Coin of Sultan Sulaman ibn al-Hasan
14th century AD
This coin was minted at Kilwa in Tanzania during the fourteenth-century reign of Sultan Suleiman ibn al-Hasan. Imported Abbasid- and Fatimid-dynasty coins from North Africa and Arabia were used on the Swahili coast (east coast of Africa) from the ninth century. The first locally made coins copied their Islamic predecessors, and were minted during the eleventh century. These and later Swahili coast coins, such as this, have rhyming inscriptions and declarations praising Allah and hoping for the Sultan's happiness.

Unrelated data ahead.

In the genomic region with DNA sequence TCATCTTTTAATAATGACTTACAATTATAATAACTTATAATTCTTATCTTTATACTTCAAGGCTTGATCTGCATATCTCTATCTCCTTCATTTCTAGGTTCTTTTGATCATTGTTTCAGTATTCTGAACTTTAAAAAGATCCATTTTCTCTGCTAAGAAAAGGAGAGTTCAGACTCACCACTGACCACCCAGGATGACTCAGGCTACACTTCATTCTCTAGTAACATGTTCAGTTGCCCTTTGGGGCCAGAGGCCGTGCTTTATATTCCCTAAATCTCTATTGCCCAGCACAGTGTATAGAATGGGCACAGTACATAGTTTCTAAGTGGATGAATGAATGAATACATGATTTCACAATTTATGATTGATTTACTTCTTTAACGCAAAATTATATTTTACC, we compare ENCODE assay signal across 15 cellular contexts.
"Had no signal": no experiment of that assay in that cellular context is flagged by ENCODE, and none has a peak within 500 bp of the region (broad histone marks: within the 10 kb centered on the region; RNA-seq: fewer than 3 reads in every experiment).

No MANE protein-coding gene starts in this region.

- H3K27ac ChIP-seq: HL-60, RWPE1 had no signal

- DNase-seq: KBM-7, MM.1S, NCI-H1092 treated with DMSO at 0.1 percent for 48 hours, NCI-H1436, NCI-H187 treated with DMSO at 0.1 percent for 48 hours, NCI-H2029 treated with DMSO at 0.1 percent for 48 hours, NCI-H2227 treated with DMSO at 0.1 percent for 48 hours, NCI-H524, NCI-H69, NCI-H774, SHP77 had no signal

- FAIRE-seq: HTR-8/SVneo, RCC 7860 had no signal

The Swahili coast has for centuries been a powerful trading area. The cities along the coast of modern Somalia, Kenya, Tanzania and Mozambique were vibrant centres where African, Arabian, Indian and Chinese merchants met and traded. The region's wealth also brought pirates. A Portuguese raider wrote about Mombasa, Kenya, in 1518: 'Of gold and silver great booty was taken here… and the town was left in ruins'.
J. Williams (ed.), Money: a history (London, The British Museum Press, 1997)